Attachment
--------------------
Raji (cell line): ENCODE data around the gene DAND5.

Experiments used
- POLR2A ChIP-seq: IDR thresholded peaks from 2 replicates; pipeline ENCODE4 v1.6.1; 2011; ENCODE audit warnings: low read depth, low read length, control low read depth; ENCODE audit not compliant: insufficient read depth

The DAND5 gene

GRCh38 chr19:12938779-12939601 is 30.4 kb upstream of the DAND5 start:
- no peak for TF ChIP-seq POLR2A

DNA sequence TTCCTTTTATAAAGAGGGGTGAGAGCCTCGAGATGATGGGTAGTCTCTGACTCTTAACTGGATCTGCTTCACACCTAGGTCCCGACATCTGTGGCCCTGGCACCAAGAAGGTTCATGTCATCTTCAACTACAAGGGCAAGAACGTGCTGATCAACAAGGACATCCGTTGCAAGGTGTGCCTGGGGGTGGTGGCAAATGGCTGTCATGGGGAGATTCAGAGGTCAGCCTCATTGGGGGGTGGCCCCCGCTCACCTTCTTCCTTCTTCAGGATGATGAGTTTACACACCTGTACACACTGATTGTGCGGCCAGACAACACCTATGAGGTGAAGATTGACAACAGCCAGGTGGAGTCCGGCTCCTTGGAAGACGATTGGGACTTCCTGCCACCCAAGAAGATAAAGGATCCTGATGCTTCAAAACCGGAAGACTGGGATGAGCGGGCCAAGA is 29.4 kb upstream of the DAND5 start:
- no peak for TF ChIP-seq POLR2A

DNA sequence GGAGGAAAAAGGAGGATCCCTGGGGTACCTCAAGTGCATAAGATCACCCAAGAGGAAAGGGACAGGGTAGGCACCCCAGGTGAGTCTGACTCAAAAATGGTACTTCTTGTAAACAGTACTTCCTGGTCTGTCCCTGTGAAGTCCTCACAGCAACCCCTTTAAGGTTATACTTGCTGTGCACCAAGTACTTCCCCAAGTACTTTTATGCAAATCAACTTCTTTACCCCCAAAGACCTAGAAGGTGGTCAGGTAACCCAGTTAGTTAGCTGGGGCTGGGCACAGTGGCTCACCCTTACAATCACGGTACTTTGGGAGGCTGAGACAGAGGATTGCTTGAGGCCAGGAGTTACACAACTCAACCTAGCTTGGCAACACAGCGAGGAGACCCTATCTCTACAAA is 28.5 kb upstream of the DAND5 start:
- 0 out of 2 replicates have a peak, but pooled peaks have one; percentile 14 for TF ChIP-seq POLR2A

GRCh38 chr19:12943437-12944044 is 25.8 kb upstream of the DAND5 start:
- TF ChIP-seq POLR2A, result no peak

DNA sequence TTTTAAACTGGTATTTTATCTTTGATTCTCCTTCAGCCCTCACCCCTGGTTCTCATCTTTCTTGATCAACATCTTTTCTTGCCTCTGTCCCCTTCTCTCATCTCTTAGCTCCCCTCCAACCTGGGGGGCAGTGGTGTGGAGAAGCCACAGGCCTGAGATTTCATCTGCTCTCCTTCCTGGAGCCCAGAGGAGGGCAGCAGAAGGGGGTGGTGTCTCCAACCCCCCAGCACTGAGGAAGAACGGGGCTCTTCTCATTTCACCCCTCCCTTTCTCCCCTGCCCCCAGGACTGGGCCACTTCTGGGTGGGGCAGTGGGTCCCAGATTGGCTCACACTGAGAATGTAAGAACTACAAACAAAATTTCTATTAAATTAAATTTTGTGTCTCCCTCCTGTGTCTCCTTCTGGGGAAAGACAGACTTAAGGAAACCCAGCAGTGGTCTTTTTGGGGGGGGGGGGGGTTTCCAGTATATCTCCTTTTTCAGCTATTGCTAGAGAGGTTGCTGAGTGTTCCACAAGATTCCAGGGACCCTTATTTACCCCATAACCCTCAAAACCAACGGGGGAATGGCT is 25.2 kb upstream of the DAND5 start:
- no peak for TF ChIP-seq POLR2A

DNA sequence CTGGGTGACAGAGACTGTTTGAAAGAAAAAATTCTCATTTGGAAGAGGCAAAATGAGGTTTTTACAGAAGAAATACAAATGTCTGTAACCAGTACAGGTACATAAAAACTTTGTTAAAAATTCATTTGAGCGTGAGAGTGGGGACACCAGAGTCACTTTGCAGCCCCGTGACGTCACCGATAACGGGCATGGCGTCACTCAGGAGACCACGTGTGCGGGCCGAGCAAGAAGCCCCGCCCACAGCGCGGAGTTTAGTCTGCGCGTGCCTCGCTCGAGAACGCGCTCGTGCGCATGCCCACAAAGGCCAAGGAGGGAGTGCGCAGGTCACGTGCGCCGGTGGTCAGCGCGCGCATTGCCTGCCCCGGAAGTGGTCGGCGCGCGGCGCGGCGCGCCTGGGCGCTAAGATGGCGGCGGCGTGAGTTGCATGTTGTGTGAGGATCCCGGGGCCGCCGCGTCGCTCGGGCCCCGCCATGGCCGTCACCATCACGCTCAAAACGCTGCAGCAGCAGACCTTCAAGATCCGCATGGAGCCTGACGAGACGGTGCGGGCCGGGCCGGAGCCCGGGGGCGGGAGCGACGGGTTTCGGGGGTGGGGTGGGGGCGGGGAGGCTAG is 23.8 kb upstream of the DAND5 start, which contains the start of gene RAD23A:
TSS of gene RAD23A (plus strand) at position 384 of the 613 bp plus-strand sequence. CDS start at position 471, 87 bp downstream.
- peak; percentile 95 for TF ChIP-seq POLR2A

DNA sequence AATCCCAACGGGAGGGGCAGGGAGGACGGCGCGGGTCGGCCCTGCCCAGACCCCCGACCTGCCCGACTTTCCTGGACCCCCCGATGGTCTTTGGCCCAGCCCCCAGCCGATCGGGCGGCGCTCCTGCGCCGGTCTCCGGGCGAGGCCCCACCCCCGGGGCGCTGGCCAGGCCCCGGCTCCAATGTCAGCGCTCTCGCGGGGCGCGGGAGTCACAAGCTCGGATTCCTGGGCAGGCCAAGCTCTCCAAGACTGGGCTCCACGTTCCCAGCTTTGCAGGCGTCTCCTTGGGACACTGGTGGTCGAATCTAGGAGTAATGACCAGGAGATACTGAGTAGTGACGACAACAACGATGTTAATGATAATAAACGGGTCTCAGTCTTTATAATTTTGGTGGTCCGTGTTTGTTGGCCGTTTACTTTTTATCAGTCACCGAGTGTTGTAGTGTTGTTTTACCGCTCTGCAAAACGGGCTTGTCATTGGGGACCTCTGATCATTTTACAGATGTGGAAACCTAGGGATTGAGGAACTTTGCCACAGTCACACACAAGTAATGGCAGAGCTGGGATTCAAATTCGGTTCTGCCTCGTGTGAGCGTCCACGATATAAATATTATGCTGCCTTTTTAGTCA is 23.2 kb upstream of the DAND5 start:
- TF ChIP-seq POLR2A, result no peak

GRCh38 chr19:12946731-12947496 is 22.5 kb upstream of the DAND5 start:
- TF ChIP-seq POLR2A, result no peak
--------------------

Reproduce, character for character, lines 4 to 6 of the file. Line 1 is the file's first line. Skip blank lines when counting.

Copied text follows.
The DAND5 gene

GRCh38 chr19:12938779-12939601 is 30.4 kb upstream of the DAND5 start:
- no peak for TF ChIP-seq POLR2A